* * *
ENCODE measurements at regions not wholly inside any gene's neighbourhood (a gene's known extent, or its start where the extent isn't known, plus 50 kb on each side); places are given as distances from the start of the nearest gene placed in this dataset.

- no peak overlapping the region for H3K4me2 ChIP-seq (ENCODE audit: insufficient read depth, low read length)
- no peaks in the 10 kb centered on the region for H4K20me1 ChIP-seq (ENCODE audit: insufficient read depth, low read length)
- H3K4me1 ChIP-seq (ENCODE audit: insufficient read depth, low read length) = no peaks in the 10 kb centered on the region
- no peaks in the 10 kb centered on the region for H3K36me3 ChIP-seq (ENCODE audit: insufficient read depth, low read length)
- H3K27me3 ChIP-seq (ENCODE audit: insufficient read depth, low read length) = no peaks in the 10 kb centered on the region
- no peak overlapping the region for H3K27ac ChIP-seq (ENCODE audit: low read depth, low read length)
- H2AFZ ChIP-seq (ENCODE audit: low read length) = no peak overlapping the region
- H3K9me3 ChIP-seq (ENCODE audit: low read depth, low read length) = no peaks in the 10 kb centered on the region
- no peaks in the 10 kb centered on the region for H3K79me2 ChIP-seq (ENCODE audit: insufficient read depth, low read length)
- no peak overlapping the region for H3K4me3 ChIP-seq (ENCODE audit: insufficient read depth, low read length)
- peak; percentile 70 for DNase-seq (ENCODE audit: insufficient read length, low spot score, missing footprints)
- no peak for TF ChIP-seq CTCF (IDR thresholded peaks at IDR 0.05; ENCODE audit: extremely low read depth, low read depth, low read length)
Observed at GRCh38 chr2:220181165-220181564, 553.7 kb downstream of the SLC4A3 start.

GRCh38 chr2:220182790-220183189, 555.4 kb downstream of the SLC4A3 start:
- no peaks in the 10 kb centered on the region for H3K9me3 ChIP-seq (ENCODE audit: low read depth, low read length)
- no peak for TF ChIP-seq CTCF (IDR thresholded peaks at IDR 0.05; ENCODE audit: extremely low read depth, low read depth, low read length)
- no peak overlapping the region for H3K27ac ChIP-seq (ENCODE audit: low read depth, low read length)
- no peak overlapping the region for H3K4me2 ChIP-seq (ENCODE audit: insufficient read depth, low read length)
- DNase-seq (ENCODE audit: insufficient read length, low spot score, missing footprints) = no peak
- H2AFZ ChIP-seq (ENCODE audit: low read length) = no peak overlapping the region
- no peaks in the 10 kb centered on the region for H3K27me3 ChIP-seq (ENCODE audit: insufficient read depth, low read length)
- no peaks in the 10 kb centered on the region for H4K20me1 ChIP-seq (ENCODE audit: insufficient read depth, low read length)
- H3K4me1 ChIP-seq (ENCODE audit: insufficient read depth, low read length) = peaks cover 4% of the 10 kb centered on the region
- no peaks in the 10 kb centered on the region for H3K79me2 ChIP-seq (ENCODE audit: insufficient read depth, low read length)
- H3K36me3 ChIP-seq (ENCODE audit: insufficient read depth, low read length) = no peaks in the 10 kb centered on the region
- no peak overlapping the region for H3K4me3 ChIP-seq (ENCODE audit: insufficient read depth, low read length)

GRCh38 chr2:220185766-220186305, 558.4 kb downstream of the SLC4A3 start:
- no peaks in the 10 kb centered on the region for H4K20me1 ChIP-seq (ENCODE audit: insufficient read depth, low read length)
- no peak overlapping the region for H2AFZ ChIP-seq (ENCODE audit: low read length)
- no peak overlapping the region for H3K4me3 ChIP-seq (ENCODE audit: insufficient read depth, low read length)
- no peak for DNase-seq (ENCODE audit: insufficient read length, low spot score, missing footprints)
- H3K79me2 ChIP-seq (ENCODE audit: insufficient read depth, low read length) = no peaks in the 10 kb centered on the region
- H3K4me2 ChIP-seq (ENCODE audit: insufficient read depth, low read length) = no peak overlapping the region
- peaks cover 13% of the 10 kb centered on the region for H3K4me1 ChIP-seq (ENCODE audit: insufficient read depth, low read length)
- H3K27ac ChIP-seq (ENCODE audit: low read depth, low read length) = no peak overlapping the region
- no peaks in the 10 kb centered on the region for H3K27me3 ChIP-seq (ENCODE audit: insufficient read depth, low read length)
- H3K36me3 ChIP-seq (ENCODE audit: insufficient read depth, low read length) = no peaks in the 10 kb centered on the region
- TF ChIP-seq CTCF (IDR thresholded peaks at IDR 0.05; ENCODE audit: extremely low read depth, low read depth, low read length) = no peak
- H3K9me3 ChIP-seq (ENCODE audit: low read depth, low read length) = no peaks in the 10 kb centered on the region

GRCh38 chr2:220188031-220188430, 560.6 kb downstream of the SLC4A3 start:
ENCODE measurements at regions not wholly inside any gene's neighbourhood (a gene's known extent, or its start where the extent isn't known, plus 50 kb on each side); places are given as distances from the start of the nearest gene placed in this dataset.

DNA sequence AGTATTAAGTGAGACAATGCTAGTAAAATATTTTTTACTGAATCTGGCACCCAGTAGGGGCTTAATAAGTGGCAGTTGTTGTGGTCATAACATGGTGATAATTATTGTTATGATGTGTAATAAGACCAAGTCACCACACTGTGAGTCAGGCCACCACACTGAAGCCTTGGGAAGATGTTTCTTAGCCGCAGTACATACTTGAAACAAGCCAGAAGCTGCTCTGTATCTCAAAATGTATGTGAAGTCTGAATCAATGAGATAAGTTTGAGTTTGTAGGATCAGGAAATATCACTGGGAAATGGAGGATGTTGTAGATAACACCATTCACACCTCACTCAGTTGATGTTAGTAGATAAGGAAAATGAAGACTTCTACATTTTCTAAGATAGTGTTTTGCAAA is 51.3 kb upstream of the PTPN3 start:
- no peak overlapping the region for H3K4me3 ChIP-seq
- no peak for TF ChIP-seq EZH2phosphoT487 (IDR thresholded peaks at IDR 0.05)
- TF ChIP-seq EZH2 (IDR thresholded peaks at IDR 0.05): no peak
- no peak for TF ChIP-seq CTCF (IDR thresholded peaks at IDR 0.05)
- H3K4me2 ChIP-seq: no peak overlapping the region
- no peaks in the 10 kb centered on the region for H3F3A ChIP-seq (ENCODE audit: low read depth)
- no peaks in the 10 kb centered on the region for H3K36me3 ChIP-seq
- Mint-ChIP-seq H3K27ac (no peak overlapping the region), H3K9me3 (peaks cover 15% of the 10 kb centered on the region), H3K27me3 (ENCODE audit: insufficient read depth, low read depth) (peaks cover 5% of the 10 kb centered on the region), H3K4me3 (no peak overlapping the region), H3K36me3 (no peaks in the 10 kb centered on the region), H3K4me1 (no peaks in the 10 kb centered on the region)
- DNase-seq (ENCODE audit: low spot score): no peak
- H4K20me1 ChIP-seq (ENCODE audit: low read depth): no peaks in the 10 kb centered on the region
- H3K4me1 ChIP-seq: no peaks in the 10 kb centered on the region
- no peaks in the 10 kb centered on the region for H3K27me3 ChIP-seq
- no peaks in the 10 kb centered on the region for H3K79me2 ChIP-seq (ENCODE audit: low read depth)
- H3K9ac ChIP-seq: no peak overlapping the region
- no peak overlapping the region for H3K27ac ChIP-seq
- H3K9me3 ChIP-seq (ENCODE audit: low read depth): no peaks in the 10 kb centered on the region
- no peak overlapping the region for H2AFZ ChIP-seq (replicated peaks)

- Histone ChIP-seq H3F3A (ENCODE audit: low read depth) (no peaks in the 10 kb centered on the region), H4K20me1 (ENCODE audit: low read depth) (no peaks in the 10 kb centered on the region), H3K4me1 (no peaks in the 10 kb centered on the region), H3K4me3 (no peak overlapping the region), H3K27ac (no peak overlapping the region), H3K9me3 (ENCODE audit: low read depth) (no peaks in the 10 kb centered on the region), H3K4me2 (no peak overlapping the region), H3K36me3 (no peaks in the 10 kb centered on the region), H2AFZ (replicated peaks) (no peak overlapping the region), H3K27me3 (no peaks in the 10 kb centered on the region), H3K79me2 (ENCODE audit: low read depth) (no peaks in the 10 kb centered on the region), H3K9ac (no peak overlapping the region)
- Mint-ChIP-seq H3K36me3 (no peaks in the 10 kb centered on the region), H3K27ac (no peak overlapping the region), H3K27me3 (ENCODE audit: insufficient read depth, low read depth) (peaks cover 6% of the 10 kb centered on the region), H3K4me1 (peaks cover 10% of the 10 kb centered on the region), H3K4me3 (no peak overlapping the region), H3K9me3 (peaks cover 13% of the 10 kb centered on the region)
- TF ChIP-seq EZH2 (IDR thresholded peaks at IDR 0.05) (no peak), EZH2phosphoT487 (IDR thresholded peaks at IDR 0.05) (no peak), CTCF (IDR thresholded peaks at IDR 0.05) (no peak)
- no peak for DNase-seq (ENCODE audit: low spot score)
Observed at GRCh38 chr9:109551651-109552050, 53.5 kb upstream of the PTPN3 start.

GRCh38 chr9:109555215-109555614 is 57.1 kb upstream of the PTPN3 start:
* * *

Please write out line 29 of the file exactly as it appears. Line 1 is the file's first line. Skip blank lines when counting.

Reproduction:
- no peaks in the 10 kb centered on the region for H4K20me1 ChIP-seq (ENCODE audit: insufficient read depth, low read length)